Conservatives who don't even agree with Sen. Rand Paul on the issue behind his filibuster—a legal rationale for targeted killings of terror suspects, on American soil—got squarely behind him yesterday. Sen. Ted Cruz eventually stood to read messages from Twitter, which made the point nicely.
What I wanted to do for the Senator from Kentucky is give some small sampling of the reaction on Twitter so that he might understand how the American people are responding to his courageous leadership. To Senator Paul’ doing something that the last four years has happened far too little in this chamber, which is standing up and fighting for liberty. So I will read a series of tweets.
Alex MacGillis, who chose the right weekend to become an expert on the drone lobby, empties his notebook to explain why Rand Paul is on to something. The anecdote comes from a conference of drone lobbyists:
[A]n executive with a major drone manufacturer pressed the point. If police are trying to take out a dangerous armed suspect but are unable to get a good angle on him, why would they not consider sending up a small armed drone, which, he said, is really just a gun put on a "remotely controlled platform." "I'm not necessarily so sure about the difference between putting a precision high-caliber rifle on a platform that you could gain a different perspective or access to some situation where it would be difficult to put a man in that spot…. If the bad guy's there and the only way you can deal with that is a remotely controlled platform I don't know why you would foreclose doing that." "That's an interesting issue," replied the theology professor, Daniel Bell Jr., of Lutheran Theological Southern Seminary. "UAVs have done such a wonderful job of taking out high value targets individually in a theater of combat—why not use that same kind of [tool to] take out high value targets domestically?"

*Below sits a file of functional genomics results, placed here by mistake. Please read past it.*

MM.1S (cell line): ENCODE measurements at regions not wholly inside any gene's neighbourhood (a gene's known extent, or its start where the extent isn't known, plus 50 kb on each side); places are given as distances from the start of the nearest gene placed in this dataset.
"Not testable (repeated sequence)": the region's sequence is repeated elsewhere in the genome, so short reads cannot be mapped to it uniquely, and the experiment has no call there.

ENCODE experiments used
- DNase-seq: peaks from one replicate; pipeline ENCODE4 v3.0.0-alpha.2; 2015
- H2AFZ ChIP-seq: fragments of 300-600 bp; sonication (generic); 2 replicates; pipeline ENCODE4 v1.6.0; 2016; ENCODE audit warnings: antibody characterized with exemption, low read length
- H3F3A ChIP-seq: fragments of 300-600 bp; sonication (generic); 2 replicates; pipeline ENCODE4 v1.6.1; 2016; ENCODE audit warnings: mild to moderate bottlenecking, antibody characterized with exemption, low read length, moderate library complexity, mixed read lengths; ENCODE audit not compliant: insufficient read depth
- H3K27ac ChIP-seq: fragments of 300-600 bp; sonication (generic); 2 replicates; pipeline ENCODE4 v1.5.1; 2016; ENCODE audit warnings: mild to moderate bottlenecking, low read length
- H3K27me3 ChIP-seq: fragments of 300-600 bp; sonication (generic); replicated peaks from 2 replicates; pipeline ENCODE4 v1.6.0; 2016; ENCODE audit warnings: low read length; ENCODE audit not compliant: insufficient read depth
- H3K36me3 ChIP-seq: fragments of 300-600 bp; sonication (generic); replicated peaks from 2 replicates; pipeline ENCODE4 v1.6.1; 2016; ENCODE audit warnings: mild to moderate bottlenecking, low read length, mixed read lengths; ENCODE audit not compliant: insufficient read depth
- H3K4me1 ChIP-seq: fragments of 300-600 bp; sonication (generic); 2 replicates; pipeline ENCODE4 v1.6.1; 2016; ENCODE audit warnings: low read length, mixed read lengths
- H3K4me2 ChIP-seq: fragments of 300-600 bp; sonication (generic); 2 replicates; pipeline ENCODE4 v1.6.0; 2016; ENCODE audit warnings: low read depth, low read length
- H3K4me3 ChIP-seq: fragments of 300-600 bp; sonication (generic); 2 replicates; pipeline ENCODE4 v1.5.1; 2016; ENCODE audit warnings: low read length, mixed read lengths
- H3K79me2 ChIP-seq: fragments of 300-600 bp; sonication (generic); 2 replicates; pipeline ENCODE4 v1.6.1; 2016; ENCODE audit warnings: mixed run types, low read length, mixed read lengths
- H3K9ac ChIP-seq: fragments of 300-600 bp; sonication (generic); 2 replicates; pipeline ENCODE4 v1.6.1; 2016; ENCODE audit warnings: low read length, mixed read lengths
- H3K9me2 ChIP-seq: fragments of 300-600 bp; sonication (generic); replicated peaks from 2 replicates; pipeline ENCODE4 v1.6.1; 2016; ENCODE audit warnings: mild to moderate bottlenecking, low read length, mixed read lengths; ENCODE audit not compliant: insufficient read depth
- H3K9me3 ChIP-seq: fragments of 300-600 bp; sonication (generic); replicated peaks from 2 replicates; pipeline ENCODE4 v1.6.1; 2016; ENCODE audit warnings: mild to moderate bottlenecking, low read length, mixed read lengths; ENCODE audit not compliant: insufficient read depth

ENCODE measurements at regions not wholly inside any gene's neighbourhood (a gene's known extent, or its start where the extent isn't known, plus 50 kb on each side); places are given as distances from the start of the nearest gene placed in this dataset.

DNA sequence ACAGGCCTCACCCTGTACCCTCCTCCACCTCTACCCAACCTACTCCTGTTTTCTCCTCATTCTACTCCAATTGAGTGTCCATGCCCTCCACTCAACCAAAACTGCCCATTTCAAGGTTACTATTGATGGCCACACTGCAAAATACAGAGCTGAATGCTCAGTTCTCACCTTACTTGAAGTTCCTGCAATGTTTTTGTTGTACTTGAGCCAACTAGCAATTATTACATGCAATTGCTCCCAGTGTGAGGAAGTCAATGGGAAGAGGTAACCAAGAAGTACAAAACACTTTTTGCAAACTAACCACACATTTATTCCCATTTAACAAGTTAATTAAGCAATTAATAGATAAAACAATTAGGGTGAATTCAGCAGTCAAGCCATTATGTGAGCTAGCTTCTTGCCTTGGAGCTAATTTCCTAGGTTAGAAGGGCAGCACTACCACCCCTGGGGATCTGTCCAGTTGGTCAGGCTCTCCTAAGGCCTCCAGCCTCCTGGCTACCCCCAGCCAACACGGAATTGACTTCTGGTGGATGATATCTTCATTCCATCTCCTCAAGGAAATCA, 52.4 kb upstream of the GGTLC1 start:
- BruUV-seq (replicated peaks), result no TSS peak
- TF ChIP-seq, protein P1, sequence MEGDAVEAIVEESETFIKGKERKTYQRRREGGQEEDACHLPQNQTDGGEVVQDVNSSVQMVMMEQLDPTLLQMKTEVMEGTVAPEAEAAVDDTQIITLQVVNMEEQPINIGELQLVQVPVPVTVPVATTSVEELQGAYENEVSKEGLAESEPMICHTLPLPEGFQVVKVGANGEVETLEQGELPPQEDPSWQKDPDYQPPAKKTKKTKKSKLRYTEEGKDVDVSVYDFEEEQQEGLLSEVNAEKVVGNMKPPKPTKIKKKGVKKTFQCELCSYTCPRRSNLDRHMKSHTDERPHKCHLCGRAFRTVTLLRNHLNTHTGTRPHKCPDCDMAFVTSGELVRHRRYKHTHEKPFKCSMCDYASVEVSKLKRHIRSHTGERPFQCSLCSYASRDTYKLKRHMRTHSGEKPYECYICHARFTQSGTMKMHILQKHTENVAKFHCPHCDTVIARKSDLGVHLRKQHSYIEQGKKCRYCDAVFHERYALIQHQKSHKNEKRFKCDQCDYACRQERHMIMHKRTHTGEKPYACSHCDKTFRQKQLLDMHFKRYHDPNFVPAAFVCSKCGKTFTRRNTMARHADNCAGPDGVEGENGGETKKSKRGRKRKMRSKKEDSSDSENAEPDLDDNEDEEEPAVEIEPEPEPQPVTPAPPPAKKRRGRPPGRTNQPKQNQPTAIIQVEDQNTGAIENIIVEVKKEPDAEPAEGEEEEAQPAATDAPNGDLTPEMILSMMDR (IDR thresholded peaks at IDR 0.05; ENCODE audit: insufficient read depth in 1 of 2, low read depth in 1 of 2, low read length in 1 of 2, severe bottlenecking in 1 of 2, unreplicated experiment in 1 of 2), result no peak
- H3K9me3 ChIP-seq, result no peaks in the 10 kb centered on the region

The Wall Street Journal gets a good read-out on President Obama's meeting with the Republican senators he can do business with.
Dylan Byers is amused by the unnecessary secrecy around the meeting.
Stan Collender explains why the preliminary plan for Paul Ryan's budget is weighing yourself without counting all that unsightly fat.
Ta-Nehisi Coates writes about the comfortable, bogus idea that only bad people can ever be racist.
And Noreen Malone spits hot fire about acknowledgments inflation—thanking all the celebrities you know in the back of your book. Without reading the minds of the accused here, I have a friendly theory: Social media makes it easier to "know" people and trade some ideas, so might the authors be sincere? Who among us hasn't wished "happy birthday" on Facebook to someone we've met once or not at all?